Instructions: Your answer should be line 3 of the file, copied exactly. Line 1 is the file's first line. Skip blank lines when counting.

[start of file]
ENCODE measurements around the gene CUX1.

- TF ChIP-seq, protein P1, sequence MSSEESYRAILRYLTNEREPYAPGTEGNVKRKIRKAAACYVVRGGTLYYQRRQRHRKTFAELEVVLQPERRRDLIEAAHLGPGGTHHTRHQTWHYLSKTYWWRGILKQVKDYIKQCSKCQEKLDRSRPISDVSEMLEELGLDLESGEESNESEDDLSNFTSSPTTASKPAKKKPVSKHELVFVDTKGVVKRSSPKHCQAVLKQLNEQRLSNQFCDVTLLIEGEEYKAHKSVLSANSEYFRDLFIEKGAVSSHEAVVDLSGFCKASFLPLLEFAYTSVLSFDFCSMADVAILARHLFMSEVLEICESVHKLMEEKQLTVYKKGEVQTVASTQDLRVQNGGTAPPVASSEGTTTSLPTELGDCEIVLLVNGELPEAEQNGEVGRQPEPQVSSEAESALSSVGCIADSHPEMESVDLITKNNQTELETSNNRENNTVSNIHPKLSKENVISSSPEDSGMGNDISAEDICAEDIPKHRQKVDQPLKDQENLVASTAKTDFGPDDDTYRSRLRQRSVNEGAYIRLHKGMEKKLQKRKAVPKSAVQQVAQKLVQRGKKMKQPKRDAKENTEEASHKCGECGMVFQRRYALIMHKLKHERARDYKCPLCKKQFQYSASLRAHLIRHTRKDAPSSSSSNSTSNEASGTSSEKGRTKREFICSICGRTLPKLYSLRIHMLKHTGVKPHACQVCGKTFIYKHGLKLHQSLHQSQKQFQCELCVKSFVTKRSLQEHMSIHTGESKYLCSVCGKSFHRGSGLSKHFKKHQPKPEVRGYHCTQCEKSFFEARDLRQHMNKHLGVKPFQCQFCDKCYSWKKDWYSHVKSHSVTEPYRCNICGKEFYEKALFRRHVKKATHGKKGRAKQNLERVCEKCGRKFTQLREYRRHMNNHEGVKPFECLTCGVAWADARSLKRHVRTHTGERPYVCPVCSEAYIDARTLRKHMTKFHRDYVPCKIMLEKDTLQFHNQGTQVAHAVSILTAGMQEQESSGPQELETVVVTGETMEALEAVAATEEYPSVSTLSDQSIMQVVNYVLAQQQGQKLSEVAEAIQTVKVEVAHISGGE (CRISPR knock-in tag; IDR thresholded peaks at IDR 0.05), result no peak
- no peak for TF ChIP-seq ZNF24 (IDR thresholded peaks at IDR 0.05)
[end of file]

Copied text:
- no peak for TF ChIP-seq ZNF24 (IDR thresholded peaks at IDR 0.05)